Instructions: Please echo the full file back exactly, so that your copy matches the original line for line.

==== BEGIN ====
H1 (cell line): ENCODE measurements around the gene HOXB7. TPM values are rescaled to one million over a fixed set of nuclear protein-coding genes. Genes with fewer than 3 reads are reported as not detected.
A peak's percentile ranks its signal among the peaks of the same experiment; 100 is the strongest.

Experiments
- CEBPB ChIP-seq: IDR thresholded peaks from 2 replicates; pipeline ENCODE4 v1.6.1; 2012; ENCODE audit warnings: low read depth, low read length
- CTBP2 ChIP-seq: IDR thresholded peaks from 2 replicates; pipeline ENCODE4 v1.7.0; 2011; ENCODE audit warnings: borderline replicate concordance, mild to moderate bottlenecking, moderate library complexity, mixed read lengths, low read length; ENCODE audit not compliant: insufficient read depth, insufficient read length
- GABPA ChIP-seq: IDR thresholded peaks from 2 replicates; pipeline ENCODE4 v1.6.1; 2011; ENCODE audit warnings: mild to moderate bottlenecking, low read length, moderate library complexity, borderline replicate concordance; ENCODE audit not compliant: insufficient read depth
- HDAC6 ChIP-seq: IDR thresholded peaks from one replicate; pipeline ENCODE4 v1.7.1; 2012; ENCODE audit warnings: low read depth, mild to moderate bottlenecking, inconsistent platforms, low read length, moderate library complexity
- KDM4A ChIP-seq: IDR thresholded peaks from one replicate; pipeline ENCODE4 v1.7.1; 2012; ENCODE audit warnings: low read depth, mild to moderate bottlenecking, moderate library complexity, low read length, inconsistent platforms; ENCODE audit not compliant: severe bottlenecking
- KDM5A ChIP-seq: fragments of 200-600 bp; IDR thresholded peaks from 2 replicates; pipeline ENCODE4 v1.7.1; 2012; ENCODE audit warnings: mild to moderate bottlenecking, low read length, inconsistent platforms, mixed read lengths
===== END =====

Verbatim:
H1 (cell line): ENCODE measurements around the gene HOXB7. TPM values are rescaled to one million over a fixed set of nuclear protein-coding genes. Genes with fewer than 3 reads are reported as not detected.
A peak's percentile ranks its signal among the peaks of the same experiment; 100 is the strongest.

Experiments
- CEBPB ChIP-seq: IDR thresholded peaks from 2 replicates; pipeline ENCODE4 v1.6.1; 2012; ENCODE audit warnings: low read depth, low read length
- CTBP2 ChIP-seq: IDR thresholded peaks from 2 replicates; pipeline ENCODE4 v1.7.0; 2011; ENCODE audit warnings: borderline replicate concordance, mild to moderate bottlenecking, moderate library complexity, mixed read lengths, low read length; ENCODE audit not compliant: insufficient read depth, insufficient read length
- GABPA ChIP-seq: IDR thresholded peaks from 2 replicates; pipeline ENCODE4 v1.6.1; 2011; ENCODE audit warnings: mild to moderate bottlenecking, low read length, moderate library complexity, borderline replicate concordance; ENCODE audit not compliant: insufficient read depth
- HDAC6 ChIP-seq: IDR thresholded peaks from one replicate; pipeline ENCODE4 v1.7.1; 2012; ENCODE audit warnings: low read depth, mild to moderate bottlenecking, inconsistent platforms, low read length, moderate library complexity
- KDM4A ChIP-seq: IDR thresholded peaks from one replicate; pipeline ENCODE4 v1.7.1; 2012; ENCODE audit warnings: low read depth, mild to moderate bottlenecking, moderate library complexity, low read length, inconsistent platforms; ENCODE audit not compliant: severe bottlenecking
- KDM5A ChIP-seq: fragments of 200-600 bp; IDR thresholded peaks from 2 replicates; pipeline ENCODE4 v1.7.1; 2012; ENCODE audit warnings: mild to moderate bottlenecking, low read length, inconsistent platforms, mixed read lengths